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To call new media "new" is something of a misnomer; the Internet as we know it (meaning primarily the world wide web) has been around for over a dozen years, and that's only one of the more recent network protocols invented for computer-based communication. This course will serve as an introduction to the study of digital media, new and otherwise, with attention to the pre-history of the Internet systems we're now familiar with, the theoretical modes of reading that such technologies have helped give birth to, and the social and political effects that these technologies have had. Some of what we'll read will seem a bit dated, as the Internet has developed quickly over the last decade-plus, but all of it remains important for a well-grounded understanding of the development both of network technologies and of scholarly thought about those technologies.

reading response 12: Gaming Mechanics

Both readings related to how a video game is developed. I will mostly dig into the game time vs real time argument and slightly touch upon whether or not we create the story of a video game or there is already a plot set up for us.

reading response 11: Virtual Communities

In Howard Rheingold's reading, "The Virtual Community", Howard describes online communities as able to "change our experience of the real world, as individuals and communities."

reading response 10: Race & Racism ONLINE?

As mentioned in our class discussion and in the reading "Race In/For Cyberspace: Identity Tourism and Racial Passing on the Internet", Lisa Nakamura brings up a point identifying the internet to be somewhat tangible allowing us to "surf" through sites. This idea of surfing through an idealogical thing like the internet is somewhat amusing as although we identify the internet as "not real" we apply things that are "real" to it. Another example was the idea of gender or race.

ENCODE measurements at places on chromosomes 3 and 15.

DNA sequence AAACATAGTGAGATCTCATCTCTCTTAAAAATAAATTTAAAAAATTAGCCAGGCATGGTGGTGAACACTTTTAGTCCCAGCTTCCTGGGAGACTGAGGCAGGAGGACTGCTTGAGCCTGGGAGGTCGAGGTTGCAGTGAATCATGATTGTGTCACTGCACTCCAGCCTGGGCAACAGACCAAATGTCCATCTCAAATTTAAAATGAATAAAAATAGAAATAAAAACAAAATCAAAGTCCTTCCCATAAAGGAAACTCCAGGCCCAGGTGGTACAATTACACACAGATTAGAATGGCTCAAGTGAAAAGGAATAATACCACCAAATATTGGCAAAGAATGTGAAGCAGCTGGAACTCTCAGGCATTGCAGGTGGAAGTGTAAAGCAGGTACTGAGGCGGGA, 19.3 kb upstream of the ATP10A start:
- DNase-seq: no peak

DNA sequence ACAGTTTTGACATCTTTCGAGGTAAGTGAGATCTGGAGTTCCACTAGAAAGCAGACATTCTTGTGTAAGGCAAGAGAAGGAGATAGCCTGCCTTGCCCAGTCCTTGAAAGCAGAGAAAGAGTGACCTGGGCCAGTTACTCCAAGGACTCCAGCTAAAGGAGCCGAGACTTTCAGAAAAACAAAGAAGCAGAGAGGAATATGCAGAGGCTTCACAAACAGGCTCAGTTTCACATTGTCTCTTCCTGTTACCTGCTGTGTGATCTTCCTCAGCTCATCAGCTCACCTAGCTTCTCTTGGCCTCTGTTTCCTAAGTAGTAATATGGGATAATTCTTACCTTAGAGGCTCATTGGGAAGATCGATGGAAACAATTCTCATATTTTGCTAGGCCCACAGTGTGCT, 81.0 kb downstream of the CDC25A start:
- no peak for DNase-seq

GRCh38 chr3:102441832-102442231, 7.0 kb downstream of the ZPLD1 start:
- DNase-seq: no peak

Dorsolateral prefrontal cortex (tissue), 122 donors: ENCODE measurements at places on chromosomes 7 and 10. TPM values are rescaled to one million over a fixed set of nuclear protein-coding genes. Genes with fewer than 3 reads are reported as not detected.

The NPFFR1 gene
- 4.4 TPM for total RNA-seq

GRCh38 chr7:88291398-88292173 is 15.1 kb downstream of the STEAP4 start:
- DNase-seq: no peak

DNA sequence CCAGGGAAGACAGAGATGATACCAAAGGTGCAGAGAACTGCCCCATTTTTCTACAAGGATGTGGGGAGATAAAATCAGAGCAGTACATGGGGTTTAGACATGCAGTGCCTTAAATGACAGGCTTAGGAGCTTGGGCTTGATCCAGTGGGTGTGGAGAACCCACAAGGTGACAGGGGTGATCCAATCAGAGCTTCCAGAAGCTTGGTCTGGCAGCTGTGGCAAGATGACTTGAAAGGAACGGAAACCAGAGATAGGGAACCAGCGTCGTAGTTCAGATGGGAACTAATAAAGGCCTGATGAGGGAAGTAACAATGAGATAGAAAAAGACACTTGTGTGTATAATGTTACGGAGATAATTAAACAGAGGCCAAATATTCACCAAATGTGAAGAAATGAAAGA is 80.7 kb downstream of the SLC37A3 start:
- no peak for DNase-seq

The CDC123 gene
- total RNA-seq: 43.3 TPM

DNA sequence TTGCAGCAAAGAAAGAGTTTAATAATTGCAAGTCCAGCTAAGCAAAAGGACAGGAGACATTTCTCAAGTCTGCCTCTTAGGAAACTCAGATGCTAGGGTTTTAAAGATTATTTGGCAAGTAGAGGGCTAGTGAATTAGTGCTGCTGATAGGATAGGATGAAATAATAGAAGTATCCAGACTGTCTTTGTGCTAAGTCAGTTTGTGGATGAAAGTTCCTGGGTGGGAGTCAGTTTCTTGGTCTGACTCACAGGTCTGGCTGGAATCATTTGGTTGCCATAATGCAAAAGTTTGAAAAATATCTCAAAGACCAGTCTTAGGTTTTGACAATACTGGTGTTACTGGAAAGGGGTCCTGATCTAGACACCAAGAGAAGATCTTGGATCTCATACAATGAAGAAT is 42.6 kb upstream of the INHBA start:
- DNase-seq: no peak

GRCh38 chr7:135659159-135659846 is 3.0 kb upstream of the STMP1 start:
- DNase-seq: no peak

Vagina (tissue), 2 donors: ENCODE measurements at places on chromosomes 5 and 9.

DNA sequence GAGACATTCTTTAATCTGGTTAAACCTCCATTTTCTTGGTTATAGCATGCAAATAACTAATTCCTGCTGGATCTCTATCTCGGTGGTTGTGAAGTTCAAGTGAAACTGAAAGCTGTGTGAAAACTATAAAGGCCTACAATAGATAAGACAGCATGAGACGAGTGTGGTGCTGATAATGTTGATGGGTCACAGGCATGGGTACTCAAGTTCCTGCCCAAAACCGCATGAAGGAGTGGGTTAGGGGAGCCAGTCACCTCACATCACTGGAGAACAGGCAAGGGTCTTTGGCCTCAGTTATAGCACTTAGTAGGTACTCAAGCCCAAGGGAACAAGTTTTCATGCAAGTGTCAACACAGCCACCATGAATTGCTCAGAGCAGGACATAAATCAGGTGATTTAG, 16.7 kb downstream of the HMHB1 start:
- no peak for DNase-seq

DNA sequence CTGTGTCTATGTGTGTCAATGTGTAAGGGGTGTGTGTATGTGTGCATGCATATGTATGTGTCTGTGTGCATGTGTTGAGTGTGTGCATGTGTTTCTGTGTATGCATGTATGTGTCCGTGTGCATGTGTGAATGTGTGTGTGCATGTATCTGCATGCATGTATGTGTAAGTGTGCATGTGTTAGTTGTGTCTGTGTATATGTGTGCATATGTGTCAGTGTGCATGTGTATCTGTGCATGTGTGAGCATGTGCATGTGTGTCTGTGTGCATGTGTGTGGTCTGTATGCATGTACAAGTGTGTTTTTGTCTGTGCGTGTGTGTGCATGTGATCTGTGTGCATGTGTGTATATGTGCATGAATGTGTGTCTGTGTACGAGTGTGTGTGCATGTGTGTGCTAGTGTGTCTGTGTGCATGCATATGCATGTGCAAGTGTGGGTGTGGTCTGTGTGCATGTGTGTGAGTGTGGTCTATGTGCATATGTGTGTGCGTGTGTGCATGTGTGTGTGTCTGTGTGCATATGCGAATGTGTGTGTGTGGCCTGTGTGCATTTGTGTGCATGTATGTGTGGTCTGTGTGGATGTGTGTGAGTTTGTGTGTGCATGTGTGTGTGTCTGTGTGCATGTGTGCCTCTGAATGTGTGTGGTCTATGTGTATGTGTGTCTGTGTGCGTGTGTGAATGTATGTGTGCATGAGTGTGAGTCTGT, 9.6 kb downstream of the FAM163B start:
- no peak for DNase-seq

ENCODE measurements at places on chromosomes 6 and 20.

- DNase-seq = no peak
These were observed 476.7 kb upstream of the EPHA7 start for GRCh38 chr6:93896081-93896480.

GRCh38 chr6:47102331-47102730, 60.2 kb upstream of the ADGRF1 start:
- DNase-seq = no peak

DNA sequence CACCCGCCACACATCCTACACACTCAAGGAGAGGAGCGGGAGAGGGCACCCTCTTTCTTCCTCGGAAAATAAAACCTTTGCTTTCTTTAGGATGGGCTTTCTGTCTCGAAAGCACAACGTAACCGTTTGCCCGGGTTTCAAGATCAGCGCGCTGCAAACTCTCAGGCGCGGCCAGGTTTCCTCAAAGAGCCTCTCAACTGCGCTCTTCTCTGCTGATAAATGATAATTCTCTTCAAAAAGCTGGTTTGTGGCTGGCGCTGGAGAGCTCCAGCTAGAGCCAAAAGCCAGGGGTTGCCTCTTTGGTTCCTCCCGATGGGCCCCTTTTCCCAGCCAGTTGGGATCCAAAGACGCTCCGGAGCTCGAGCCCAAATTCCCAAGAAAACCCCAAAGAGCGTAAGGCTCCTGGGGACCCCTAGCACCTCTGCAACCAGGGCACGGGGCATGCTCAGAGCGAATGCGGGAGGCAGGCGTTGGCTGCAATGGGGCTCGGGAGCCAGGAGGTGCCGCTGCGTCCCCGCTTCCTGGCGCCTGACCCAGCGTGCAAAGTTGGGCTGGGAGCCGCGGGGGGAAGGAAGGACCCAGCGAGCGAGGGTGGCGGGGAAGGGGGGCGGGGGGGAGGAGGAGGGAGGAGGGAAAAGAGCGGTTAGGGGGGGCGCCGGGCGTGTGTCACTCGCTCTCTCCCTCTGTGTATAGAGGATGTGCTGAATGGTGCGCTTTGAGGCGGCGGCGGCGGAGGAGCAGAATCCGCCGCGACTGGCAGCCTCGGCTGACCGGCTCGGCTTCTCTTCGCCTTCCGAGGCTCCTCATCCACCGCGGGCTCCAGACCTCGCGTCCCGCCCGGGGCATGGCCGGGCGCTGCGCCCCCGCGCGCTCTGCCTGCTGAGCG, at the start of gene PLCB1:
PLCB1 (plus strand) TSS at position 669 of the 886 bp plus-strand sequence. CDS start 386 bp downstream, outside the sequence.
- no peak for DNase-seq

reading response 9: CybeRape

Julian Dibbell speaks to us about how the online realm shouldn't be law-free. In the case mentioned in our class discussion over the NYU student for example, it is clear (at least to me) that it was full-blown harrassment. True it may have started on the online realm, but once the problem reaches through your internet into the "real" world things start to get messy.

B-B-B-Blog 8

All this cyborg talk makes me think of what it would be like to actually live among cyborgs.

I'm afriad of two things.

First we must assume that the transformation of becoming this "cyborg" figure can not happen universally, and is a slow process.

Now I fear that

1. People will start to shun the non-cyborgs and vice-versa, treating cyborgs as a different "race" or "gender" completely.

2. Out of these people who resist this process, what would happen to them? Would they be treated as inferior?

reading response 8: A Cyborg Manifesto

In this reading, Donna Haraway goes in-depth in explaining a society free of gender, gender roles, and anything related to sex. She goes into talk about a "cyborg", defining it as a "a cybernetic organsm, a hybrid of machine and organism, a creature of social reality as well as a creature of fiction." She continues to describe it as a "creature in a post-gender world; it has no truck with bisexuality, pre-oedipal symbiosis, unalienated labour, or other seductions to organic wholeness through a final appropriation of all the powers of the parts into a higher unity."

Who owns the commons?

In chapter four of his book Convergence Culture, Henry Jenkins writes about fans using the Star Wars universe for their own videos or literature, and LucasFlims prohibiting parts of this appropriation. This battle between the producers and the consumers raises the question, who has the rights to these media productions such as the Star Wars movies? Is it the producers who create them, or is it the consumers who have grown up with them, explored them, and may better understand them?

the Internet is not yet a mature technology

I watched the South Park episode "Over-Logging (On)" recently, in which the characters find that the Internet has suddenly disappeared. Pandemonium ensues. No-one, not even the TV news anchors, remembers how to get news, and some of the characters journey to California in a Great Depression era migration spoof to try and find some Internet there.
However, if for some reason the internet really did disappear (maybe due to some flesh-and-fiber optic cable-eating bacteria?), what would happen? Could our society easily go back to normal?

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